Climate Change Science Program under Fire

Issues in Science and Technology, Winter 2008 | Go to article overview

Climate Change Science Program under Fire


As discussions in Congress shift from debating the causes of climate change to examining solutions to address it, increasing attention is being paid to the research that supports these decisions. In particular, the Climate Change Science Program (CCSP), which funds approximately $1.5 billion in R&D in 13 government agencies, has come under scrutiny, and several efforts are under way to refocus its research portfolio to emphasize information relevant to policymakers.

A National Research Council (NRC) report, Evaluating Progress of the U.S. Climate Change Science Program: Methods and Preliminary Results, captures many of the issues raised by members of Congress and other stakeholders. The NRC report found that the research program has been successful in identifying and attributing global temperature trends and their corresponding environmental effects. But the report notes that the program has been less successful in understanding local temperature trends and regional effects of climate change and their impact on society. In addition, the report found that the CCSP has failed to sufficiently analyze adaptation plans and mitigation tactics.

Most of the witnesses at a November 14 Senate Commerce, Science and Transportation Committee hearing shared these concerns and voiced their support for the Global Change Research Improvement Act (S. 2307) introduced by Sens. John Kerry (D-MA) and Olympia Snowe (R-ME). The bill seeks to realign the research program to "a comprehensive and integrated United States observation, research, assessment, and outreach program which will assist the nation and the world to better understand, assess, predict, mitigate, and adapt to the effects of human-induced and natural processes of global change."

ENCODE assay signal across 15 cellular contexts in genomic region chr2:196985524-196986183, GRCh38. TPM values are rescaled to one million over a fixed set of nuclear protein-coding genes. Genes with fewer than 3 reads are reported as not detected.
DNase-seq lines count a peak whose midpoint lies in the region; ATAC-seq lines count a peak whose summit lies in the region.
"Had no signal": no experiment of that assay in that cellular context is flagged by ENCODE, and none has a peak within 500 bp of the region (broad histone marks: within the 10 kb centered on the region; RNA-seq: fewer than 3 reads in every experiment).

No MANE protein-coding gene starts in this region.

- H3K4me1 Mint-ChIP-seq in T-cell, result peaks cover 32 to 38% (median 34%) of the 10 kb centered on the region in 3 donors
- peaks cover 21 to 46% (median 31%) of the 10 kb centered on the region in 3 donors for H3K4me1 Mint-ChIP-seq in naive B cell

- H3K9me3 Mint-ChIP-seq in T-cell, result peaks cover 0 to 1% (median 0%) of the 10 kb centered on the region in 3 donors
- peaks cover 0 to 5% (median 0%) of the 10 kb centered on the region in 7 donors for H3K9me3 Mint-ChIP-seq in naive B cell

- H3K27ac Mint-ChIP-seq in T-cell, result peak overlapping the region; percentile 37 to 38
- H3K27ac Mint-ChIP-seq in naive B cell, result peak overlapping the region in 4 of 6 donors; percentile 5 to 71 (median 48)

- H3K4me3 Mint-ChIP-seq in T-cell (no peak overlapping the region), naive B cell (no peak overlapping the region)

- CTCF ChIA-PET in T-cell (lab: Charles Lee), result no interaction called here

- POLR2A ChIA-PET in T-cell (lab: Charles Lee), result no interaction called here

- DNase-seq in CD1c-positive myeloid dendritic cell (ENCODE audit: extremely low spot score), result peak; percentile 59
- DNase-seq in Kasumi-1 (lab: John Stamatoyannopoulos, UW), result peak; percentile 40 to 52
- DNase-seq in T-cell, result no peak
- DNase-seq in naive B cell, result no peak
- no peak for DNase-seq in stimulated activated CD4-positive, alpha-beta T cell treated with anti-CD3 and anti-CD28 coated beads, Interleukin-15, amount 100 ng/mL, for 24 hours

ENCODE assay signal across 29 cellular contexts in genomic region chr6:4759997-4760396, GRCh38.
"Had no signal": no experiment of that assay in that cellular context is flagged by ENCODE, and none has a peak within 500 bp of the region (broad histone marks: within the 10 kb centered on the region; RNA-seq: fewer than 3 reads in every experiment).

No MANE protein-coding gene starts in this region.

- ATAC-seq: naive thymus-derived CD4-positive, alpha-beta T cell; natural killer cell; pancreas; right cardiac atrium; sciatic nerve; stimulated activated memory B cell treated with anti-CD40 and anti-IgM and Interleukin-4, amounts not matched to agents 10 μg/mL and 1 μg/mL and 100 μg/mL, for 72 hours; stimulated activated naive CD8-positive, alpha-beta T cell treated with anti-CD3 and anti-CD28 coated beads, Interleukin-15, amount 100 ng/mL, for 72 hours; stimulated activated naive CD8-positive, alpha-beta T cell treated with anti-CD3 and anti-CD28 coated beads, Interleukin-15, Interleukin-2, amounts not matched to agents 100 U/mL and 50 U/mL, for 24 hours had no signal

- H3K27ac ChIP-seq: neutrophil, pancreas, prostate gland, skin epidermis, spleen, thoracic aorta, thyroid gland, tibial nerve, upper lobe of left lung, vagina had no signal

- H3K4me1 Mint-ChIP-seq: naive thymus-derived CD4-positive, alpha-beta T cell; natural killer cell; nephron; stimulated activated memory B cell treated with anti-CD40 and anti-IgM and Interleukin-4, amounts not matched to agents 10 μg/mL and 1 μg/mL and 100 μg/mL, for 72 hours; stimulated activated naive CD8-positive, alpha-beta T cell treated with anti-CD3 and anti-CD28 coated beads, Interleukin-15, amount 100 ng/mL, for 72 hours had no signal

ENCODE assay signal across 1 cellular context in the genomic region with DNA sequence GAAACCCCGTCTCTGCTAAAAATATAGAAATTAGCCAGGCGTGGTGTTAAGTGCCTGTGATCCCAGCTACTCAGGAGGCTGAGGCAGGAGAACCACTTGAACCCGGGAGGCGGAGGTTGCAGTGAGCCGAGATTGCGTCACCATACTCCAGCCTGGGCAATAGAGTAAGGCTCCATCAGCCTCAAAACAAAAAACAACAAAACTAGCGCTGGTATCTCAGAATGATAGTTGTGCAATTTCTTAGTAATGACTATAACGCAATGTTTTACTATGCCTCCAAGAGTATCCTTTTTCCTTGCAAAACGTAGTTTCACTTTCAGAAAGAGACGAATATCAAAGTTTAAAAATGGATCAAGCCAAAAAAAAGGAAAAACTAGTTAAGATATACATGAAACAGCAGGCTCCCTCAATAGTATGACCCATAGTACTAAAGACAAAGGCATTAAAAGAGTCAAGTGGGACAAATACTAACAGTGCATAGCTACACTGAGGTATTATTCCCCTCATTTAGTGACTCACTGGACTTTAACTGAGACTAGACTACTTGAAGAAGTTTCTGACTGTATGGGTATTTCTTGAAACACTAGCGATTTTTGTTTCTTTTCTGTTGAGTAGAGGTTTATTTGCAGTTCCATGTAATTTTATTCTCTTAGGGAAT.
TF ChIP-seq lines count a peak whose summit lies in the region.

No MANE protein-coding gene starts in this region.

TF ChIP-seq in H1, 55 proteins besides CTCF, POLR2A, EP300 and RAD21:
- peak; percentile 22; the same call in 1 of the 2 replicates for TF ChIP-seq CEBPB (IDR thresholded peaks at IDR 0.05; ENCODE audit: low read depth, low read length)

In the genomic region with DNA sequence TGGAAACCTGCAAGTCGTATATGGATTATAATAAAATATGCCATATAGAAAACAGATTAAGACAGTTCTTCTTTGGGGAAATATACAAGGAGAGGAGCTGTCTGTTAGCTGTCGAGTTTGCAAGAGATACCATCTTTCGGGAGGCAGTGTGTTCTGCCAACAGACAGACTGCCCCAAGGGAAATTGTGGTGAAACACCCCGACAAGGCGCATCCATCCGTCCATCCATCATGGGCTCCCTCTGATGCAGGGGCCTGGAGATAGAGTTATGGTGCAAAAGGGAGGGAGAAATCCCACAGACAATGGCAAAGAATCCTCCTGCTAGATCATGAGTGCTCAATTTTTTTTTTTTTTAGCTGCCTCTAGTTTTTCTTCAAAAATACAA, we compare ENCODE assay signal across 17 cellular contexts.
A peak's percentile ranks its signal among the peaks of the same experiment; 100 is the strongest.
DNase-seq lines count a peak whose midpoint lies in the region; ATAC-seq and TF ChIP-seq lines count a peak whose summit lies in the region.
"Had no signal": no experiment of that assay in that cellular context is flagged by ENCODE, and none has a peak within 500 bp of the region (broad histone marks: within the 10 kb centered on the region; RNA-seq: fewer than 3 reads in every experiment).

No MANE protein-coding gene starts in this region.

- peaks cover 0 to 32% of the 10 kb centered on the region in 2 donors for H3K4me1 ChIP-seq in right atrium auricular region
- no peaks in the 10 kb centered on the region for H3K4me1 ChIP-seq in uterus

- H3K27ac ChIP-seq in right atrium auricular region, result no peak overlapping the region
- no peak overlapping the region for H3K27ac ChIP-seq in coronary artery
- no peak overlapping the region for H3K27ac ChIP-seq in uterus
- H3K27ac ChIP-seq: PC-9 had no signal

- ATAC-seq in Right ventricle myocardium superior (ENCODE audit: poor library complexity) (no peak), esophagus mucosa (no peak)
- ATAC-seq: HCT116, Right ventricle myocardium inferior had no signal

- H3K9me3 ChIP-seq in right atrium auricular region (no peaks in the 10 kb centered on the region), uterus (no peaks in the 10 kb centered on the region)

The bill calls for a new strategic plan for the program and would establish a program office within the White House Office of Science and Technology Policy (OSTP) to coordinate research activities and budget proposals. S. 2307 would create within the National Oceanic and Atmospheric Administration a National Climate Service that includes a network of regional and local facilities for operational climate monitoring and prediction. …

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